Testing a new stylus.
During my freshman and sophomore years at college, I had a lot of time to myself, mostly because I was too paralyzingly shy to integrate myself into other groups.
I was a quick study and had a lot of time to kill those first two years. I was also dirt-poor. What little cash I had went to fantasy paperbacks, and then in a fit of curiosity, to a pack of Bristol board and a pile of colored pencils from the school store’s art section.
They weren’t cheap, but they resonated with me in a way I can’t explain. When the loneliness or the nightmares plagued me too many nights in a row, I would huddle in a candle-lit dorm room and fill pages with richly colored figures blending into vague backgrounds from my dreams.
Most of my pencils are gone now, used up long ago, and I have yet to find quality replacements. (Most boxed sets of colored pencils are missing a smooth texture, depth of color, and a soul.)
But when I launch Brushes on my iPhone or iPad, I find my pencils again, in the form of digital ink.
My art will never hang in a museum. I make it neither for the tourist nor the consumer. I didn’t make it for you or anyone like you. I don’t even make it for the end result. I make it as a record of how I felt when I huddled over the canvas and stared into the empty page.
Thank you for looking at it anyway. I hope it inspires you to find a way to capture your feelings, if only for a moment, if only to make them real.
I’ve been drawing the same tree for years. Usually, I use it to break in a new tool, like the iPad stylus I got for Christmas. :)
Don’t have the time (or the patience) to wade through all the political bullshit in the ads to figure out which candidate thinks most like you? Project VoteSmart’s VoteEasy may help you figure out which candidate is more like you.
Kurt Vonnegut motivational posters. One of these days I’ll get around to reading something of his.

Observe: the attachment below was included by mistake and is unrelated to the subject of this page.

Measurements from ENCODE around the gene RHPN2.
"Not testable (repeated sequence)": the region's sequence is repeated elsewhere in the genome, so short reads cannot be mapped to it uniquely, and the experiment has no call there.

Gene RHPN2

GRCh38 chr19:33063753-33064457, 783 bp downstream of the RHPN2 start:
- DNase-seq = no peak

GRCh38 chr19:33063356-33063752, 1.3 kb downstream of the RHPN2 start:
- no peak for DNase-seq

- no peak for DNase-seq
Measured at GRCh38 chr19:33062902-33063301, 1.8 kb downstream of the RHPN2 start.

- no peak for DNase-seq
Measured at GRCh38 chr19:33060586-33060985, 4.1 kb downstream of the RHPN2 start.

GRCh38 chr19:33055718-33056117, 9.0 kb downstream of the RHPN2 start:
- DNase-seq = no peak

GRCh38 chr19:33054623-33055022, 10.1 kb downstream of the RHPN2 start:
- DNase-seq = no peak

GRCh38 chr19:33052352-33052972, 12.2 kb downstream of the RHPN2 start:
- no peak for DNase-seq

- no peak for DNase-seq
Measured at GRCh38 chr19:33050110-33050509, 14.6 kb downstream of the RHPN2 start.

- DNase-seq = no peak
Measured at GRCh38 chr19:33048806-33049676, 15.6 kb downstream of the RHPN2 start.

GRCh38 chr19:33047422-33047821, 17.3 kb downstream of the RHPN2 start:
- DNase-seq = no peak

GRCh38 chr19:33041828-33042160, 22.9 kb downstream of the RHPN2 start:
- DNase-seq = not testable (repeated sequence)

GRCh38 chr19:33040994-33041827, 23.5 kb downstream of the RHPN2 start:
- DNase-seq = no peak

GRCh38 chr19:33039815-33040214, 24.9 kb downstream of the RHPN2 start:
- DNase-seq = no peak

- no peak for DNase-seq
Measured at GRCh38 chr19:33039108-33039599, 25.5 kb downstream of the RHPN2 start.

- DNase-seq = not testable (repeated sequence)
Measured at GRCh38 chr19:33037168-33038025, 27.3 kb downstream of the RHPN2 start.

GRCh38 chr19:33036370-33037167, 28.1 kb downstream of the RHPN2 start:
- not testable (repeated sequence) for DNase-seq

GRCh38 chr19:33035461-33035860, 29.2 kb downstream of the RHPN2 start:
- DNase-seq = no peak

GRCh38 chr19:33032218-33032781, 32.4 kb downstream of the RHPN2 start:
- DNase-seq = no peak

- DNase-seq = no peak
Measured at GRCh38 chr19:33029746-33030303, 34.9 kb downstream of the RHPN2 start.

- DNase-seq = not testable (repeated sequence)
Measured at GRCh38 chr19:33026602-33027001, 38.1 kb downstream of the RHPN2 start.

Pencil art – but not the way you think.
You know how there’s the American accent and the British accent? Turns out that in 1776, they both sounded the same (no shock there) but over the years it’s been the British accent that diverged, not the American one.
A practical plan for when you feel overwhelmed is exactly what it says it is. Turns out I’ve been using most of these for years without having read them in a blog, but the bit about doing 15 minutes of fast things, followed by 35 minutes of something hard, is worth giving a try I suspect.
Grover does Old Spice Guy.
Awesome use of negative space in IBM “Outcomes” campaign
This is an important read: a reminder that if you say no to yourself, no one else can say yes. If you want something, even if it’s a long-shot, a difficult chance, something you might not qualify for or might not be able to do even if you do qualify for it, you have to try – apply – do – whatever you can to give yourself the opportunity. You fail as soon as you decide not to try.
Best Drunk Driving Public Service Annoucement for today’s geek ever:
An interesting look at the evils of shoes and not just heels, but pretty much all of them. I’m a big fan of MBTs, which they diss just a bit, but which increased my balance quickly enough that my martial arts instructor noticed. That’s progress. On the other hand, I’m hearing wonderful things about Vibram Five Fingers, and they’re likely to be my next adventure in shoes.
32 photographs of the solar system by The Big Picture.
- An interesting view of why this author won’t be seeing The Last Airbender that makes me think maybe I won’t either.
- The facts in the case of Andrew Wakefield, which tells the story of how some folks came to believe that autism is caused by vaccinations.
- Since I saw it while I was in England, I found the Tate Modern made of sugar cubes to be kind of cool, actually.
- This picture cracks me up. (Pic is SFW but the rest of the site – including the ads – might not be. You’re warned.)
- Three Saturday Morning Breakfast Cereal comics worth reading:
- Adam Savage on problem solving
- This is some wild and crazy art by Boris Artzybasheff, which I thought was really cool
OK, that’s good for now.